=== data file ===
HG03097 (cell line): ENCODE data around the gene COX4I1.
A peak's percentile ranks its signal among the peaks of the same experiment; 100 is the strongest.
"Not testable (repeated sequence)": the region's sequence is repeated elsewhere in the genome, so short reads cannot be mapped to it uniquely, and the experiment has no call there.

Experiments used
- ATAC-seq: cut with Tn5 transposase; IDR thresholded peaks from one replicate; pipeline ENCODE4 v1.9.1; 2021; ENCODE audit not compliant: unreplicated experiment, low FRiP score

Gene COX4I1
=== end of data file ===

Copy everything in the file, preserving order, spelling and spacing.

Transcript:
HG03097 (cell line): ENCODE data around the gene COX4I1.
A peak's percentile ranks its signal among the peaks of the same experiment; 100 is the strongest.
"Not testable (repeated sequence)": the region's sequence is repeated elsewhere in the genome, so short reads cannot be mapped to it uniquely, and the experiment has no call there.

Experiments used
- ATAC-seq: cut with Tn5 transposase; IDR thresholded peaks from one replicate; pipeline ENCODE4 v1.9.1; 2021; ENCODE audit not compliant: unreplicated experiment, low FRiP score

Gene COX4I1